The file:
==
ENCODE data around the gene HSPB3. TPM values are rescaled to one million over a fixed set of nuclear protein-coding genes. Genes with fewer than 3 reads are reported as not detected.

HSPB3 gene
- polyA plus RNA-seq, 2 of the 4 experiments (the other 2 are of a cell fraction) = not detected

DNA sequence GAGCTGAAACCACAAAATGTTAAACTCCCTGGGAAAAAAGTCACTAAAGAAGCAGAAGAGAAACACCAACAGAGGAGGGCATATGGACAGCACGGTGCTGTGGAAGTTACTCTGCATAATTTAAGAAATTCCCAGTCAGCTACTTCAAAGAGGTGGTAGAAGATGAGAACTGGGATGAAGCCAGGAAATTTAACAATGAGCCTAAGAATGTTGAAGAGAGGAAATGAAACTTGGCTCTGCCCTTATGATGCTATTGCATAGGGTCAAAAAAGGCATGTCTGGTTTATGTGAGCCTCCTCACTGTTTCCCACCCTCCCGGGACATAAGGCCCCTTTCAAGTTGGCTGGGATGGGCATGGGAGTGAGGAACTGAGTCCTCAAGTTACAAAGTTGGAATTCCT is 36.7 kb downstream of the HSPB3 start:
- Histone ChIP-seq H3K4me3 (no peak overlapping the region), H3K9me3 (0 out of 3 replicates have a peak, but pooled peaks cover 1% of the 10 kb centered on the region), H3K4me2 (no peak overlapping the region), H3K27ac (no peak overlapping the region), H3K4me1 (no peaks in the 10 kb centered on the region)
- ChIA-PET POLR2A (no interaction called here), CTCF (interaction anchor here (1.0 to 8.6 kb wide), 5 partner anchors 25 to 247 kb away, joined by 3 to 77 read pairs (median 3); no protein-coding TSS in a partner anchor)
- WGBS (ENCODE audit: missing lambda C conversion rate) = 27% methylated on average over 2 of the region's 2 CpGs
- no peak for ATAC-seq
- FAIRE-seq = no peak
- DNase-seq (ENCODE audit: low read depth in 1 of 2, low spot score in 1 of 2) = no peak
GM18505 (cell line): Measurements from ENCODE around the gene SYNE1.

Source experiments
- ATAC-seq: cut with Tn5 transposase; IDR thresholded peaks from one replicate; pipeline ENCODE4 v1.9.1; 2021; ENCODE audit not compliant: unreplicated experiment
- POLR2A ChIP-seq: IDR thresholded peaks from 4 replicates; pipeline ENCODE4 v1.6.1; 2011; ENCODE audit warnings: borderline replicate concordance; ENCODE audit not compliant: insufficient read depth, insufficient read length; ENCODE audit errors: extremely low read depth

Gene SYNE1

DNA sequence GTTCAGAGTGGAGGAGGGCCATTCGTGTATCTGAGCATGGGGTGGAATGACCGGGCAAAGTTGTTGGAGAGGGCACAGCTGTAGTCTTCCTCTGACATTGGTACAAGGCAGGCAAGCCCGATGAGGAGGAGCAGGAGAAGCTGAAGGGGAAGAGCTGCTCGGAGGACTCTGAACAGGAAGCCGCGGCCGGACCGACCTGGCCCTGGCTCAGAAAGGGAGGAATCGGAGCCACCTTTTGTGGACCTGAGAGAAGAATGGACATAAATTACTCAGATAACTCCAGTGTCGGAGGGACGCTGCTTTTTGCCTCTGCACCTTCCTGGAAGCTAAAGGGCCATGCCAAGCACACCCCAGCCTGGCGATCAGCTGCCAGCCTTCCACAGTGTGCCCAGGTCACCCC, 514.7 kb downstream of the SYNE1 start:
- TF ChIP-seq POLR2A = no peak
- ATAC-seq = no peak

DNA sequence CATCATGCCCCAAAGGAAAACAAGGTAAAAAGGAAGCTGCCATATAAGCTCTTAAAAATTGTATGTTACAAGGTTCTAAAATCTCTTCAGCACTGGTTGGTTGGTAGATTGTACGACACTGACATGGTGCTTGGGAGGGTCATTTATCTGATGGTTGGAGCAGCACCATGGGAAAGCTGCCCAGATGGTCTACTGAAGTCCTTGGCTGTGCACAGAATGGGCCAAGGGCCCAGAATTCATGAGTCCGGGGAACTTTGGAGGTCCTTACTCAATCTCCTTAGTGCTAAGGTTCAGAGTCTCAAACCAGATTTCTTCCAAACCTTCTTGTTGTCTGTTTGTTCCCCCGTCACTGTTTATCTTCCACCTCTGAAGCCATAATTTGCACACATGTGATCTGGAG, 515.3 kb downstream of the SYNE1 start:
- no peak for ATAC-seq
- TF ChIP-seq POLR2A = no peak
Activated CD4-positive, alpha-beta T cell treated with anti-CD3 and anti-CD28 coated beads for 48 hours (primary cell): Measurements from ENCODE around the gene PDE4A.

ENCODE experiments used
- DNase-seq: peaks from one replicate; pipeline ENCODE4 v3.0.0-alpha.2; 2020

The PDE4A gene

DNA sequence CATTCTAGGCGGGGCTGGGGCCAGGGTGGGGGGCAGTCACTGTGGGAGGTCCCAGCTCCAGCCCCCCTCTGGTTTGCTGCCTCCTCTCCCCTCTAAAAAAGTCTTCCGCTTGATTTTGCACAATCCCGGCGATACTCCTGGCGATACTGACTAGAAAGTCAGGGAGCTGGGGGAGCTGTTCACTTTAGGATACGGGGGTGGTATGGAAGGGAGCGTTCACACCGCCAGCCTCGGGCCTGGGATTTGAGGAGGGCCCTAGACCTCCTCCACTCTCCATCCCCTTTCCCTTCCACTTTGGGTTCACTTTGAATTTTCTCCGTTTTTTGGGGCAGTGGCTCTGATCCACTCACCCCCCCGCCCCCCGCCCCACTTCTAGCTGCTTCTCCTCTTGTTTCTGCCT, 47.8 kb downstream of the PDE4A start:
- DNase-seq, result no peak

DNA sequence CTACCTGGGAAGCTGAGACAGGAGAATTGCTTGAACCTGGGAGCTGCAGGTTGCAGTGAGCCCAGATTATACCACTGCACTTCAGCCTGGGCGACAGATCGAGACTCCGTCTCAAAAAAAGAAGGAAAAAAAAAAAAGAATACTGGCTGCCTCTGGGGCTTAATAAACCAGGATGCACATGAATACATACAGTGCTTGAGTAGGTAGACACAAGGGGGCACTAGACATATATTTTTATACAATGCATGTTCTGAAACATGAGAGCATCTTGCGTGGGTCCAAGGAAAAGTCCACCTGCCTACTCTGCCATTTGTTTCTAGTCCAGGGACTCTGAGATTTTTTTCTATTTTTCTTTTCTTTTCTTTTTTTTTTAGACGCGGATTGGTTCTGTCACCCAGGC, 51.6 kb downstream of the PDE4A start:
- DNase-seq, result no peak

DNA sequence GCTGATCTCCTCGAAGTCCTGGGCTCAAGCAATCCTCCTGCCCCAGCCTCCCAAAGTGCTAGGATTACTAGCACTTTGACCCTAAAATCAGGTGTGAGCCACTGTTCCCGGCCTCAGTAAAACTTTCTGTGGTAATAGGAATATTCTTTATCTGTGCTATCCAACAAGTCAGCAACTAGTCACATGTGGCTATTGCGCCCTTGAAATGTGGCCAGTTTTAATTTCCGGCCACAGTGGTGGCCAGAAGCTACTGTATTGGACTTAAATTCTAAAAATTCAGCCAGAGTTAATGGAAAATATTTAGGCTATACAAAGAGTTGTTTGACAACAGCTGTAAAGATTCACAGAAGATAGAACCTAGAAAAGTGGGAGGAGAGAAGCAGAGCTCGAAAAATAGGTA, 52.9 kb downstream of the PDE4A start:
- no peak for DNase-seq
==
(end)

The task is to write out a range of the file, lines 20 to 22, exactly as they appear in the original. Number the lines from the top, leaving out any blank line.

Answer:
- no peak for ATAC-seq
- TF ChIP-seq POLR2A = no peak
Activated CD4-positive, alpha-beta T cell treated with anti-CD3 and anti-CD28 coated beads for 48 hours (primary cell): Measurements from ENCODE around the gene PDE4A.